My nearly sixteen year old daughter is now wearing the high school ring of one of the varsity football players around her neck. They are together nearly everyday, and I can sense the excitement around them. Filled with the mystery of spring, of life, of possibilities, day by day they are falling more and more in love.
Falling in love. Dewitt Jones, photographer for National Geographic, says that creativity is not a skill reserved for the few; it is really nothing more than falling in love with the world. Isnâ€™t that what God does with the earth and all its creatures? God fell in love with the world â€“ and it was good. In fact, the Creator fell in love with us, so much that he surrendered his own flesh and blood for our benefit, that we might also know the life, breath, and creative power of love and be bathed in them forever. God is love, and releasing that love in the world is, essentially, falling in love with God in Christ.
The more I read about success in transformational churches, new churches, and even the marketplace, the more I am struck by the need to get out of our heads and into our hearts. Business leaders are not giving up strategies and planning and thinking well about their enterprises, but they realize that they have to â€œfall in loveâ€ with what they are doing to really have a lasting impact on the market. Howard Schultz, the CEO of Starbucks, writes this in the prologue of his book about the rise of Starbucks coffee:
â€œA company can grow big without losing the passion and personality that built it, but only if itâ€™s driven not by profits but by values and by people.
The key is heart. I pour my heart into every cup of coffee, and so do my partners at Starbucks. When customers sense that, they respond in kind.â€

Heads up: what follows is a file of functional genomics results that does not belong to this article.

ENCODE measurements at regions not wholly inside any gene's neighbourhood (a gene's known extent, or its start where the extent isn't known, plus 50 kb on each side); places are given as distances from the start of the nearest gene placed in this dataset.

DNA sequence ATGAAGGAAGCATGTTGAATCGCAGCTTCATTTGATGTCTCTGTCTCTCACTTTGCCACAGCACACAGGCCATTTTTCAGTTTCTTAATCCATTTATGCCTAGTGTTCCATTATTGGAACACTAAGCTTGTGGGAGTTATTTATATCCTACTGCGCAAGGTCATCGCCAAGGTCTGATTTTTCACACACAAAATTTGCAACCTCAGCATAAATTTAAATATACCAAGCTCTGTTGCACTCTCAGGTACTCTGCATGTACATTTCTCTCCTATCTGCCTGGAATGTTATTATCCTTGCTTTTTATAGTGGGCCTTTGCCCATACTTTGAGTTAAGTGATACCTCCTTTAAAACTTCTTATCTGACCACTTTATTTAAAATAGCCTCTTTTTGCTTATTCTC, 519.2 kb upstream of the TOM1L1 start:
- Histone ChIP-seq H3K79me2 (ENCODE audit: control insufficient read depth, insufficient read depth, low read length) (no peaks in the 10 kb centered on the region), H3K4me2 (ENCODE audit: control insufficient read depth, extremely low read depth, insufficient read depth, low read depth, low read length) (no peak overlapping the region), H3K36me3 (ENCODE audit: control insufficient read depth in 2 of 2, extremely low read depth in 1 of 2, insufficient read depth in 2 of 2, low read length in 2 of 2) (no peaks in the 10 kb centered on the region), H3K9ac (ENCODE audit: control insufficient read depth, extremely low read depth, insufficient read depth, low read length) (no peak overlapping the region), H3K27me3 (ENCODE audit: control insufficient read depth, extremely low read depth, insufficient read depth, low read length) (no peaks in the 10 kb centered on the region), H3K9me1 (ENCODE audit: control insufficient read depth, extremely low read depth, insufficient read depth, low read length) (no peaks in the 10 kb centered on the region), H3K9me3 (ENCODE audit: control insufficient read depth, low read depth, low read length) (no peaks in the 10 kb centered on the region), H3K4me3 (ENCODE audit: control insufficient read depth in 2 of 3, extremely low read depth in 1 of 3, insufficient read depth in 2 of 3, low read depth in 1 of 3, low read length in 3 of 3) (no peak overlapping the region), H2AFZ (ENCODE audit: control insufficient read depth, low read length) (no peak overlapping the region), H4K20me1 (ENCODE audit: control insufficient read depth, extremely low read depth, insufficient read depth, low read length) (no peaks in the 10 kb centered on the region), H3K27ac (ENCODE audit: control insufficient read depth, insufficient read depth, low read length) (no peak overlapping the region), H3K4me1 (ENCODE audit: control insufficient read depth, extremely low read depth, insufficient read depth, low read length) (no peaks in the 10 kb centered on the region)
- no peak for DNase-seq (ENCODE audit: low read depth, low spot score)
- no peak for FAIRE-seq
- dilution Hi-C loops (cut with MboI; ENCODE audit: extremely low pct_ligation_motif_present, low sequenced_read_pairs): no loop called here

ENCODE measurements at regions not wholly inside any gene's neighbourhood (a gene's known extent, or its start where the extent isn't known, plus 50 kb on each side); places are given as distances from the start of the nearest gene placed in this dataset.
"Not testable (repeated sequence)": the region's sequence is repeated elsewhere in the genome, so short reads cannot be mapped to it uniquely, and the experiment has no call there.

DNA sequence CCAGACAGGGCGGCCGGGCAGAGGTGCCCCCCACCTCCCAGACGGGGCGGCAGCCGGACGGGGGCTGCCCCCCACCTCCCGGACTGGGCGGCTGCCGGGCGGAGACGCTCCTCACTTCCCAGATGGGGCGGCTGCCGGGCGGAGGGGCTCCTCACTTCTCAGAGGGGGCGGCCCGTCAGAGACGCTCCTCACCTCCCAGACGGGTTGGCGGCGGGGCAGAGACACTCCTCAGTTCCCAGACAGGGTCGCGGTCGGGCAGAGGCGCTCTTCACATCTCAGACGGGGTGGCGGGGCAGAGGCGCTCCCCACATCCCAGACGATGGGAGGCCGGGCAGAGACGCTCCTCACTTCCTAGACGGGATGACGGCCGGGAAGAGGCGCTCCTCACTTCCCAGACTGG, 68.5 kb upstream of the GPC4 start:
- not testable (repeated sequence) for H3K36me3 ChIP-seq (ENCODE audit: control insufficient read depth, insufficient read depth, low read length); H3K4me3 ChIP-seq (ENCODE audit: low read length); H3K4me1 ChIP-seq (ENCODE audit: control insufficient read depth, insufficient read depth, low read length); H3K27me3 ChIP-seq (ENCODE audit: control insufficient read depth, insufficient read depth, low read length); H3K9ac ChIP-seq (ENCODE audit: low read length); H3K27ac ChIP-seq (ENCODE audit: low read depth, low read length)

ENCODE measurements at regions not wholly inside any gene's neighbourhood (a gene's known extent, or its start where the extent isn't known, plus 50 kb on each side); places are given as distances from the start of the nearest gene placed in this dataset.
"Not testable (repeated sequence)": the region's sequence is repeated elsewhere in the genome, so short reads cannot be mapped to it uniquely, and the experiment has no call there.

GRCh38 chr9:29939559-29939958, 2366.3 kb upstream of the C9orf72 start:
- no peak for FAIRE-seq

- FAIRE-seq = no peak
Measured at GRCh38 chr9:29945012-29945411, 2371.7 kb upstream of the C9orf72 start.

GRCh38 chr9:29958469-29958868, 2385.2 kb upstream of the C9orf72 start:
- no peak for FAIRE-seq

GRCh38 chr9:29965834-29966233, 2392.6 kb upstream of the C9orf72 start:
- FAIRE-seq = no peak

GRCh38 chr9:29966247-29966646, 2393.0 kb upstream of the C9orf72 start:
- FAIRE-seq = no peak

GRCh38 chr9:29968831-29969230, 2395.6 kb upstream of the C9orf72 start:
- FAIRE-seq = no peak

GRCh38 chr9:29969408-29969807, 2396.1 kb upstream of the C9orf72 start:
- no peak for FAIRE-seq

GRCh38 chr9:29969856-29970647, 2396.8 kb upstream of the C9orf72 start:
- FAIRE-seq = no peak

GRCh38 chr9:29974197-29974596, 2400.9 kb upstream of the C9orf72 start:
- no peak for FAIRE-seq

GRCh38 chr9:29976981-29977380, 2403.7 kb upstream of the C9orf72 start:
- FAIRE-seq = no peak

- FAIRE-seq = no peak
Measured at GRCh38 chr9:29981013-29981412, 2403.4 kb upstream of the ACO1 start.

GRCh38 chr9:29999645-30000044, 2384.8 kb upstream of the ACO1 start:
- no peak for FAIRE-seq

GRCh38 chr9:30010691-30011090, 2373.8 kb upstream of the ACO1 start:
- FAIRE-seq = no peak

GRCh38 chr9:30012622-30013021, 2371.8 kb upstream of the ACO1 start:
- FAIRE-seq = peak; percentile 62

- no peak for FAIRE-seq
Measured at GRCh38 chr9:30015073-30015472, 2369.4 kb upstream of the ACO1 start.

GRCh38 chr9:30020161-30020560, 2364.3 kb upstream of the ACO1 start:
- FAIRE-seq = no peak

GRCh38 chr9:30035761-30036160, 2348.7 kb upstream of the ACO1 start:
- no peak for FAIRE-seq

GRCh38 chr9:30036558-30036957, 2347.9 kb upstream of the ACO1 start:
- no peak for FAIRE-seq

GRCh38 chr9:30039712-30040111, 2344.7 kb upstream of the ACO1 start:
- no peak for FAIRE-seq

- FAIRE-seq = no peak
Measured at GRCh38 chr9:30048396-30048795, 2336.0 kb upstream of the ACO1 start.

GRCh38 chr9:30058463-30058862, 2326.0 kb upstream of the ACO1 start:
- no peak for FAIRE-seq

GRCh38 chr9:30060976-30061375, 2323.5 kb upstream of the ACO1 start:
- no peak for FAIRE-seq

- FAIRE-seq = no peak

I have to admit, one of the first things I notice in a church is the level of passion visible, audible, and palpable in the room as they worship together. When a community of faith is in love, you know it. You feel it. You are moved by it. When a congregation merely recites prayers, sings notes, listens to the words of a sermon, and passes the offering plate, it is no more alive than a body on life support and a feeding tube. This is not the fullness of life that God intends for us.
Falling in love is one of the key elements of transformation in a church. But, be careful who and what you fall in love with. I remember being a teenager myself, and the truth is that at that young age, I was more in love with the idea of being in love, than I was in the young man for whom I expressed my affections. It didnâ€™t last.
What we fall in love with as a church is just as critical to the lasting relationship with the community to which God has called us. A congregation needs to be careful not to fall in love with the order of worship, with the music, the pastor, the architecture, the history, or even â€œthe nice, close, family feelâ€. But, rather, falling in love with Christ, with the very essence of being church, with all the people God loves and longs for like the loving father longs for the lost son â€“ thatâ€™s the mark of the Church alive.
Printed in the May 2005 issue of Connections, a publication of the Presbytery of New Covenant.